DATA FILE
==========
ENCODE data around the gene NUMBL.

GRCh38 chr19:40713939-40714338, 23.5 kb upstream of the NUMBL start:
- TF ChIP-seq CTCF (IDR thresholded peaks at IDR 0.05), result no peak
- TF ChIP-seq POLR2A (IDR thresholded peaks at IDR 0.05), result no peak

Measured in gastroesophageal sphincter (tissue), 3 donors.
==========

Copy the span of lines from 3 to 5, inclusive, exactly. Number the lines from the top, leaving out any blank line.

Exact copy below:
- TF ChIP-seq CTCF (IDR thresholded peaks at IDR 0.05), result no peak
- TF ChIP-seq POLR2A (IDR thresholded peaks at IDR 0.05), result no peak

Measured in gastroesophageal sphincter (tissue), 3 donors.